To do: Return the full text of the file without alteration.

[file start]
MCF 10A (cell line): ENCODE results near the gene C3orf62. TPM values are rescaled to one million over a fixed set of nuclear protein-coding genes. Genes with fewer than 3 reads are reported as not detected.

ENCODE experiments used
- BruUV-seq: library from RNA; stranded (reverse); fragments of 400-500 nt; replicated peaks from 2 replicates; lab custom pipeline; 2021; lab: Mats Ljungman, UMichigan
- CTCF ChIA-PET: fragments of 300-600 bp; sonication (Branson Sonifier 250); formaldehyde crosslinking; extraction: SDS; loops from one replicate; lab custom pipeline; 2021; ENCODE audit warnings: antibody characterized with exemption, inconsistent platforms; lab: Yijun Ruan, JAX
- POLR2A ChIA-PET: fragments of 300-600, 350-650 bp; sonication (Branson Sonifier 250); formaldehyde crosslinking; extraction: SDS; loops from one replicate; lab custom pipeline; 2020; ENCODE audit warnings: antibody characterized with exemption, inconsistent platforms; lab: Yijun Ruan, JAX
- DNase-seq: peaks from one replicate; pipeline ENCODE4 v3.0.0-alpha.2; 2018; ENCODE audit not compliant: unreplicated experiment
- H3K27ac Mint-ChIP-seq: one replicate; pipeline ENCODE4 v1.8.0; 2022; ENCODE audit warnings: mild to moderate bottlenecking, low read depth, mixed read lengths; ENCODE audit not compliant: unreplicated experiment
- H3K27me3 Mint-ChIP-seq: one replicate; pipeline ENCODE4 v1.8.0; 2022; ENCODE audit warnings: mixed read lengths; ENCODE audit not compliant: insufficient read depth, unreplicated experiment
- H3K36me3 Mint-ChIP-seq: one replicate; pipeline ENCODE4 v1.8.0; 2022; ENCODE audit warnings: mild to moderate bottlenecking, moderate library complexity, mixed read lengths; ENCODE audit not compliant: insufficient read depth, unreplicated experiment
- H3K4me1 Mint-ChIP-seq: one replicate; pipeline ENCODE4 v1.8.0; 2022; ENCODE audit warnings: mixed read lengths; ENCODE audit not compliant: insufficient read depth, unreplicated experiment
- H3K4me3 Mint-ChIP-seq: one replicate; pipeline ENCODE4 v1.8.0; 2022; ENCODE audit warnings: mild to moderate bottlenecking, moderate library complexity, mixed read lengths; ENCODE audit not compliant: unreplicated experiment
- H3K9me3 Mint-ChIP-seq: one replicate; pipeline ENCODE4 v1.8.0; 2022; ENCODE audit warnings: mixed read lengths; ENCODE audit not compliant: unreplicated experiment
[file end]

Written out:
MCF 10A (cell line): ENCODE results near the gene C3orf62. TPM values are rescaled to one million over a fixed set of nuclear protein-coding genes. Genes with fewer than 3 reads are reported as not detected.

ENCODE experiments used
- BruUV-seq: library from RNA; stranded (reverse); fragments of 400-500 nt; replicated peaks from 2 replicates; lab custom pipeline; 2021; lab: Mats Ljungman, UMichigan
- CTCF ChIA-PET: fragments of 300-600 bp; sonication (Branson Sonifier 250); formaldehyde crosslinking; extraction: SDS; loops from one replicate; lab custom pipeline; 2021; ENCODE audit warnings: antibody characterized with exemption, inconsistent platforms; lab: Yijun Ruan, JAX
- POLR2A ChIA-PET: fragments of 300-600, 350-650 bp; sonication (Branson Sonifier 250); formaldehyde crosslinking; extraction: SDS; loops from one replicate; lab custom pipeline; 2020; ENCODE audit warnings: antibody characterized with exemption, inconsistent platforms; lab: Yijun Ruan, JAX
- DNase-seq: peaks from one replicate; pipeline ENCODE4 v3.0.0-alpha.2; 2018; ENCODE audit not compliant: unreplicated experiment
- H3K27ac Mint-ChIP-seq: one replicate; pipeline ENCODE4 v1.8.0; 2022; ENCODE audit warnings: mild to moderate bottlenecking, low read depth, mixed read lengths; ENCODE audit not compliant: unreplicated experiment
- H3K27me3 Mint-ChIP-seq: one replicate; pipeline ENCODE4 v1.8.0; 2022; ENCODE audit warnings: mixed read lengths; ENCODE audit not compliant: insufficient read depth, unreplicated experiment
- H3K36me3 Mint-ChIP-seq: one replicate; pipeline ENCODE4 v1.8.0; 2022; ENCODE audit warnings: mild to moderate bottlenecking, moderate library complexity, mixed read lengths; ENCODE audit not compliant: insufficient read depth, unreplicated experiment
- H3K4me1 Mint-ChIP-seq: one replicate; pipeline ENCODE4 v1.8.0; 2022; ENCODE audit warnings: mixed read lengths; ENCODE audit not compliant: insufficient read depth, unreplicated experiment
- H3K4me3 Mint-ChIP-seq: one replicate; pipeline ENCODE4 v1.8.0; 2022; ENCODE audit warnings: mild to moderate bottlenecking, moderate library complexity, mixed read lengths; ENCODE audit not compliant: unreplicated experiment
- H3K9me3 Mint-ChIP-seq: one replicate; pipeline ENCODE4 v1.8.0; 2022; ENCODE audit warnings: mixed read lengths; ENCODE audit not compliant: unreplicated experiment